Imo .,Stock brokers make money from buying and selling and charging fees. Us Investors make money using the buy and hold method ( which kind of goes against our logic). I bought some Boi at various entry points . At .23 i thought I bought at the top for many weeks and beat myself up. . When I saw it at .39 I felt the feeling of waving a friend off in the departure lounge emigrating without my last good byes said !!!. Now that I see it at .31 again. I feel like I'm getting another chance to say goodbye to Boi at .31 cent. ...,,, time to back up the truck before its next departure .,,,will .23 cent ever be seen again I ask ? Will .31 cent ??? I HOPE not and honestly think not !!!
I don't have any more knowledge than anyone else here and I certainly don't have a huge amount of my money in BoI shares. I do listen to what the main people of influence involved have to say and I read as much as possible about the companies I am interested in.
The problem a lot of us here have with boi is that we still see the company as it was duering the good times and we still see a share price of €18. We need to complete forget that because as we now know to our cost, it was never worth that to start with.
We need to look at boi today and try and analysis it like any other stock you might be interested in. As a starting point, the fund managers that paid 33c for 2billion shares this week are paid a small fortune not to screw up. So with their education and knowledge valuing boi at 33c today who am I to argue.
So the question is will boi improve its business and increase its profits from here. To mind mind the answer has to be an absolute yes. There is legacy debt but billions left aside to cover most of that and as housing demand and prices rise so the legacy debt shrinks.
Add in the other positives. Cost cut to the quick, staff numbers reduced, the vast numbers now banking without expensive human contact, an open goal as regards competition, an improving economy, the possibility of restoring a dividen and the new investors that that opens up, proven strong management, profitable margins on millions of transactions per day, improved margins on all loans ect.
To be honest radar they are in a position to screw a hell of a lot of money out of us and every customer for years to come. Its a business that will generate plenty of cash and is that not what we all look for in our stock picks. So from my observations I think the future will be bumpy untill normalized but with steady progress that I hope to benefit from over time.
I guess to be rEalistic about the small shareholder at this stage is almost irrelevant in the context of the above.
What we will take is what we get.
So for me personally I am happy to take the work out of this, have my targets and chill out until they are reached.
Now Johnny, you appear to be knowledgable son, so do you think that the banking sector has changed so much that we can expect the valuation of banks to be materially differrent to that of before the collapse.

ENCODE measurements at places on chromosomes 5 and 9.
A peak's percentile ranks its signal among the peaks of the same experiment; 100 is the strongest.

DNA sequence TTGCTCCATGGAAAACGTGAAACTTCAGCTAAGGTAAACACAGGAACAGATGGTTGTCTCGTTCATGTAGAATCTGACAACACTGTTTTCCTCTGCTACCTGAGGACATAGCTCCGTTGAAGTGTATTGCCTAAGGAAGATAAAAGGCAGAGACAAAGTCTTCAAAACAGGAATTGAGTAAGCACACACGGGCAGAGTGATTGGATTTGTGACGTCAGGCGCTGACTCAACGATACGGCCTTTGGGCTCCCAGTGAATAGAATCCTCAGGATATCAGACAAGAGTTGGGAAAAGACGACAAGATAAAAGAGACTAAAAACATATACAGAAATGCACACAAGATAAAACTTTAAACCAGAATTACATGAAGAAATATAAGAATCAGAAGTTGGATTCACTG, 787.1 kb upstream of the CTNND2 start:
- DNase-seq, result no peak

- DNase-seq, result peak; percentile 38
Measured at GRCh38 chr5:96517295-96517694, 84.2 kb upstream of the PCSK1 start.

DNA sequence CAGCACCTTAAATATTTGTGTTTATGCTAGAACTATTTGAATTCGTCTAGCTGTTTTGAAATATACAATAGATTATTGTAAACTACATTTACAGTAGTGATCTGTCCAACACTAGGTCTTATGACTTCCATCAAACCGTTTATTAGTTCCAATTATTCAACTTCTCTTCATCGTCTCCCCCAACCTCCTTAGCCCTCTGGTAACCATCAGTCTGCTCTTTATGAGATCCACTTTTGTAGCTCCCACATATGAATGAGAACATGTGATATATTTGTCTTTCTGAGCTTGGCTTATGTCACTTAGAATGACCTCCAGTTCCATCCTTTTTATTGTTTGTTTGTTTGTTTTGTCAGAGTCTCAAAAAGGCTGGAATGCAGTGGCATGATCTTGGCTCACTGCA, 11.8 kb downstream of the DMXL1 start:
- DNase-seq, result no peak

Essentially what I am asking is would it be realistic to say that when normality arrives profits could be higher than before as that seems to be reflected in the hope value of this share and market capitalisation of this bank ?
I agree with a share buy back been needed. 32.3billion shares in issue a crazy number.
However, I think RB has a path laid out that involves normalization of the company. From interviews I have heard him give over the last while he seems to have a return of some kind of dividend in his sites for 2016. Paying a dividend, no matter how small, opens BoI up to a lot more potential fund managers.
At the moment, there are a small few investors with sizeable chuncks of the bank under their control, including the state. For the most part this present batch of owners are not long term partners for the bank and are liable at any time, like this week, to sell sizable numbers of shares and destabilise the price.
We need funds involved that are in it for the long road and these are the type of investors that require dividends as a price for their loyalty. the tax treatment of any small share holder is way down the priorty list of management I believe.
I reckon an eventual return to dividends is inevitable. Every 1 cent with today's share count though means 323 million distributable euros of profit and it doesn't seem to be as high on RIchie's to-do list as retiring the 1.8bn of now privately held coupon-paying preference shares, so it may be a while yet. 2016 was the year being touted in the Examiner article. Radar makes a good point regarding tax efficiency, but I'm not so sure it is an issue for institutional investors and billionaire investors who operate from non-irish tax jurisdictions and in most cases would be subject to some form of corporate, not personal, taxation. Where I live, dividends are taxed for example exactly at the same rate as CGT so it's indifferent. Anyway, BOI has to make 323m of pure profit for every cent paid in dividend and apparently will only do so after dedicating the first 1.8 bn of profit to retiring the pref shares, so unless they start printing money, it won't be for 2 or 3 years.
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